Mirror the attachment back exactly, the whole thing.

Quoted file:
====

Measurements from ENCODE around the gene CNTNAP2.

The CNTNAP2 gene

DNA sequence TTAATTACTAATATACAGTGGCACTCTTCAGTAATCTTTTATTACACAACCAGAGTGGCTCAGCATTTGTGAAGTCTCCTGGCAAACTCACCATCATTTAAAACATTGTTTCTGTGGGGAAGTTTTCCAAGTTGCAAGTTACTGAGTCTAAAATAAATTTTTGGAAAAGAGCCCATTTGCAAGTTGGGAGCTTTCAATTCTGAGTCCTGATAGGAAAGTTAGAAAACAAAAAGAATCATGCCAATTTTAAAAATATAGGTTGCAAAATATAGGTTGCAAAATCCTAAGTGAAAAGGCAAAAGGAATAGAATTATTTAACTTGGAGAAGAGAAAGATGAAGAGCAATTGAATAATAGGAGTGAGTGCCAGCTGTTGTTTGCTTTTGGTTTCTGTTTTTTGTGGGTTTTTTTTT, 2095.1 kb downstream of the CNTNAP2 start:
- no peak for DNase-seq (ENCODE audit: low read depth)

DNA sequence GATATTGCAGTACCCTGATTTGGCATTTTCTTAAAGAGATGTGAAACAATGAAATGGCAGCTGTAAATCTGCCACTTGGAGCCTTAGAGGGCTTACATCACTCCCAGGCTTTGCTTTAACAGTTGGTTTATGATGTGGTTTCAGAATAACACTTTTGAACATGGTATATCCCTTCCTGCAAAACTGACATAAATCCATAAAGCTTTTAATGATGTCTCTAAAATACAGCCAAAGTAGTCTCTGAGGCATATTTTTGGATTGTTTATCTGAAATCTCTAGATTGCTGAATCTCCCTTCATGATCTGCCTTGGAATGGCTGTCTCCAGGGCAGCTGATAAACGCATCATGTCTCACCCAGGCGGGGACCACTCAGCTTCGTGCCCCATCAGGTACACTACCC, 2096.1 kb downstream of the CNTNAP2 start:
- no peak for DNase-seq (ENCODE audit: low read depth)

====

Measurements from ENCODE around the gene CNTNAP2.

The CNTNAP2 gene

DNA sequence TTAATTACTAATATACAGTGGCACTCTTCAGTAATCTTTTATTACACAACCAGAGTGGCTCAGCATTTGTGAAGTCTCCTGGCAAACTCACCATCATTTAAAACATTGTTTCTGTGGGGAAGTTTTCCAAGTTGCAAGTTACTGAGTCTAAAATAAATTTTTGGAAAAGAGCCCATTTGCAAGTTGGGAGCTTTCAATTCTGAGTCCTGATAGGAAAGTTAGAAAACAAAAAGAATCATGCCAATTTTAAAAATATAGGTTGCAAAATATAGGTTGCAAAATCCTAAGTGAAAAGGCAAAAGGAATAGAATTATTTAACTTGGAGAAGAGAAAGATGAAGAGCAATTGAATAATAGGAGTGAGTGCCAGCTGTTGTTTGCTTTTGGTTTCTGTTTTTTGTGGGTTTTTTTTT, 2095.1 kb downstream of the CNTNAP2 start:
- no peak for DNase-seq (ENCODE audit: low read depth)

DNA sequence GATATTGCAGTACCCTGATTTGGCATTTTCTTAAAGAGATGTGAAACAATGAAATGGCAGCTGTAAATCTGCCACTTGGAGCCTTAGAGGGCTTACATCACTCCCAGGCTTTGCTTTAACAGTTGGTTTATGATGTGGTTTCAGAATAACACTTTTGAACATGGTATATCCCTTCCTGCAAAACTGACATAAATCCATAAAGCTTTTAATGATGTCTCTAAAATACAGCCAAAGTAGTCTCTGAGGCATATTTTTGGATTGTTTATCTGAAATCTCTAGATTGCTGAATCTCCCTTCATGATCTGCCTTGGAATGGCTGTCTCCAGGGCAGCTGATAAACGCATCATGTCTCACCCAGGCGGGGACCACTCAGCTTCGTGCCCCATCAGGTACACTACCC, 2096.1 kb downstream of the CNTNAP2 start:
- no peak for DNase-seq (ENCODE audit: low read depth)